Parts by weight Water, distilled 200 CF2=CFCl 73 35 CF =CH2 ..a 27

K2S2O3 1.0 Na2S2O5 0.4 FeSO4.7H2O 0.1

/40 molar. 40

The results obtained following the aforementioned procedure, in employing the aforementioned recipe, are indicated as follows:

ggggg Percent Mole Percent No. Time Oonver- CFFOFCI Hours sion Combined As previously indicated, the water-suspension recipe type catalysts, employed in carrying out the polymerization reaction to produce the improved 'copolymers of the present invention contain an oxidant, in the form of a persulfate, or other peroxy compounds, of this type; a reductant, which is preferably a bisulfite, and a variable valence metal salt, which is preferably in the form of an iron salt. In this respect, it should be noted that the presence of the reductant and variable valence metal salt makes possible an increase in the quantity of free radicals which facilitates the ease of polymerization. However, it is also within the scope of this invention to carry out the polymerization reaction with the aforementioned water-suspension type recipe, in which the recipe contains only an oxidant (e. g., one of the aforementioned peroxy compounds) and eliminate the presence of either the reductant or variable valence metal salt, 'or both.

The following examples are intended to illustrate the preparation of a copolymer of trifluorochloroethylene and vinylidene fluoride, employing a water-suspension type recipe, containing only an oxidant, of the peroxy type, viz., potassium persulfate. The presence of a reductant or a variable valence metal salt, has been eliminated.

7 EXAMPLE III The procedure, illustrated by Example I, was repeated except that the following water-suspension type recipe was employed in the preparation of the trifiuorochloroethylene/vinylidene fluoride copolymer:

Parts by weight Water, distilled 100 CF2'CFC1 1 85 CF2=CH2 1 l5 K2S20s 0.05

1 75/25 molar.

Catalyst and activator solution was prepared by dissolving 0.05 part of KzSzOs in 100 parts of water. To a silver-lined steel bomb, the potassium persulfate solution was charged. The contents of the bomb were then frozen, and the bomb was closed and evacuated. 85 parts of CF2=CFCl and parts of CF2=CH2 were then flashdistilled into the bomb. The bomb was then rocked at room temperature (between about C. and 35 C.) for a period of 63 hours.

The residual monomer was then vented from the bomb and a mixture of water and chunks of rubbery polymer were discharged. These chunks were Washed with hot water to remove residual salts, and were then dried in va-cuo at room temperature.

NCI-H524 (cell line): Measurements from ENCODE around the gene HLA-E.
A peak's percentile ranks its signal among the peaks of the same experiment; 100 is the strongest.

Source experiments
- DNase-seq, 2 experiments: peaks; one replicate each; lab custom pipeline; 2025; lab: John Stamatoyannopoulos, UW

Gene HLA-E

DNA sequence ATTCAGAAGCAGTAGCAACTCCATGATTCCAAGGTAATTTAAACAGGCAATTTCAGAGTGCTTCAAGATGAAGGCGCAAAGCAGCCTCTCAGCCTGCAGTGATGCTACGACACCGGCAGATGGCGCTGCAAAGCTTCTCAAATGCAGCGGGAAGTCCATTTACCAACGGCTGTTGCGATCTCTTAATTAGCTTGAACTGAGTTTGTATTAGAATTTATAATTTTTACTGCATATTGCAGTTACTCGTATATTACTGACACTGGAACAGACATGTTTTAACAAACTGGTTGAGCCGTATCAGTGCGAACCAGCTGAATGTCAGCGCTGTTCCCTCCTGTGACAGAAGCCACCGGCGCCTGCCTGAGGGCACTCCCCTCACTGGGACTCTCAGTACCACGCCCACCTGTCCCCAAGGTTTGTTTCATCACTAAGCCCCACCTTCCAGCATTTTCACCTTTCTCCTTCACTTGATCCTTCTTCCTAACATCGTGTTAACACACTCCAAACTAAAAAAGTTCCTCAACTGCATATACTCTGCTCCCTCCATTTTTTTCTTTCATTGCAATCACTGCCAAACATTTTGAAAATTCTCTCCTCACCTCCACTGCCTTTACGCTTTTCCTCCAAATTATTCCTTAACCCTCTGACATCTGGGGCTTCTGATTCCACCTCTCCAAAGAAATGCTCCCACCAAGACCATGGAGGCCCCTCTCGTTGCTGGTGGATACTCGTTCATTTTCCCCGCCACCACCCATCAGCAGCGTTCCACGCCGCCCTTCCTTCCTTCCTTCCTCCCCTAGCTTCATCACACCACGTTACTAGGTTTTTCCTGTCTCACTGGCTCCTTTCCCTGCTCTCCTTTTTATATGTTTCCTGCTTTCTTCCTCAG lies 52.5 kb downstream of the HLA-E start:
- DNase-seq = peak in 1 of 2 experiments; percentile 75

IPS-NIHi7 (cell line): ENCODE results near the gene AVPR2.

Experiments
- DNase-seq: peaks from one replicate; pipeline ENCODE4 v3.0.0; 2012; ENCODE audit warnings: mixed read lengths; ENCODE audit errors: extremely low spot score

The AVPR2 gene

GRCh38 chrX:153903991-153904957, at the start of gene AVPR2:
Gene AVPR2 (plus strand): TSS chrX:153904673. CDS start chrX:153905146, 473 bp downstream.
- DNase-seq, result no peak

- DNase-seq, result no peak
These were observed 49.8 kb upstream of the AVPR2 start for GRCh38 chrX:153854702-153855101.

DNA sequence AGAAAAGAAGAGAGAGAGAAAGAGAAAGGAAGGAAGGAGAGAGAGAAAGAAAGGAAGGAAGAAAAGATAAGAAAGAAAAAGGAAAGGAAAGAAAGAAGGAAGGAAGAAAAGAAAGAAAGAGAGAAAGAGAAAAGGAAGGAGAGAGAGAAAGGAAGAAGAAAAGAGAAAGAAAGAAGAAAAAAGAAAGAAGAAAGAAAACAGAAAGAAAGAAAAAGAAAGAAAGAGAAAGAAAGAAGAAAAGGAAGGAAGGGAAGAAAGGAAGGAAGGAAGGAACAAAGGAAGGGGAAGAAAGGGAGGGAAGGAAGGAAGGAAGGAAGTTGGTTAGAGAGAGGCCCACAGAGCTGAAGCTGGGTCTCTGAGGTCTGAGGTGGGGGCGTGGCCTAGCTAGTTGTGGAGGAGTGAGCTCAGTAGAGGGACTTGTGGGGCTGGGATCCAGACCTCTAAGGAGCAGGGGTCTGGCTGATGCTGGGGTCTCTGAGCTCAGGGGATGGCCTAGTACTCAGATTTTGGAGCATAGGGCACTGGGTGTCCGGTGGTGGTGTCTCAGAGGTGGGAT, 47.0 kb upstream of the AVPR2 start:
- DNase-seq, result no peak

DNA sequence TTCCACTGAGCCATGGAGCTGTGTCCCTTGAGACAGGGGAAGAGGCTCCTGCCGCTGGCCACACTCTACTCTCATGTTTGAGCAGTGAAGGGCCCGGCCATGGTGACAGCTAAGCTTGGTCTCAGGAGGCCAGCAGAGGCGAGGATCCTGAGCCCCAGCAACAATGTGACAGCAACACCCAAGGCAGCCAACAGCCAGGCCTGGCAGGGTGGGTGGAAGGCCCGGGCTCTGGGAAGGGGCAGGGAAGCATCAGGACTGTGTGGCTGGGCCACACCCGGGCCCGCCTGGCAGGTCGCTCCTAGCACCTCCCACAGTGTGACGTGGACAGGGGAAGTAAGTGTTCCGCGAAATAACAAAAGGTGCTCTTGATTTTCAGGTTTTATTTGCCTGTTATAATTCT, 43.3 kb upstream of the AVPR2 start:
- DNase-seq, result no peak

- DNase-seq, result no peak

The mole per cent of CF2=CFCl combined in the copolymer was found to be 69 per cent with a 29 per cent conversion.

EXAMPLE IV The procedure, illustrated by Example III, was repeated except that the following water-suspension type recipe was employed in the preparation of the trifiuorochloroethylene/vinylidene fluoride copolymer:

1 25/75 molar.

Catalyst and activator solution was prepared by dissolving 0.5 part of K2S2Oa in 100 parts of water. To a silver-lined steel bomb the potassium persulfate solution was charged. The contents of the bomb were then frozen and the bomb was closed and exacuated. 38 parts of CF2=CFC1 and 62 parts of CF2=CH2 were then flashdistilled into the bomb. The bomb was then rocked at room temperature (between about 25 C. and about 35 C.) for a period of 21 hours.

The residual monomer was then vented from the bomb and a mixture of water and chunks of rubbery polymer were discharged. These chunks were washed with hot water to remove residual salts, and were then dried in va-cuo at room temperature.

The mole per cent of CF2=CFCl combined in the copolymer was found to be 25 per cent with a 70 per cent conversion.

EXAMPLE V This example is intended to illustrate the preparation of a copolymer of trifluorochloroethylene and vinylidene fluoride, employing an organic peroxide promoter, viz., trichloroacetyl peroxide, in a mass polymerization system.

The polymerization was carried out in a glass tubecontaining a feed comprising about 30 mole per cent trifluorochloroethylene and about 70 mole per cent vinylidene fluoride, in the presence of trichloroacetyl peroxide as the promoter. The tube was placed in a bath maintained at a temperature of approximately l:5 C. for a period of about seven days. At the end of that time, the tube was removed from the bath. The mole per cent of trifluorochloroethylene combined in the copolymer was found to be about 43.5 per cent with a 94.8 per cent conversion of the total monomers charged.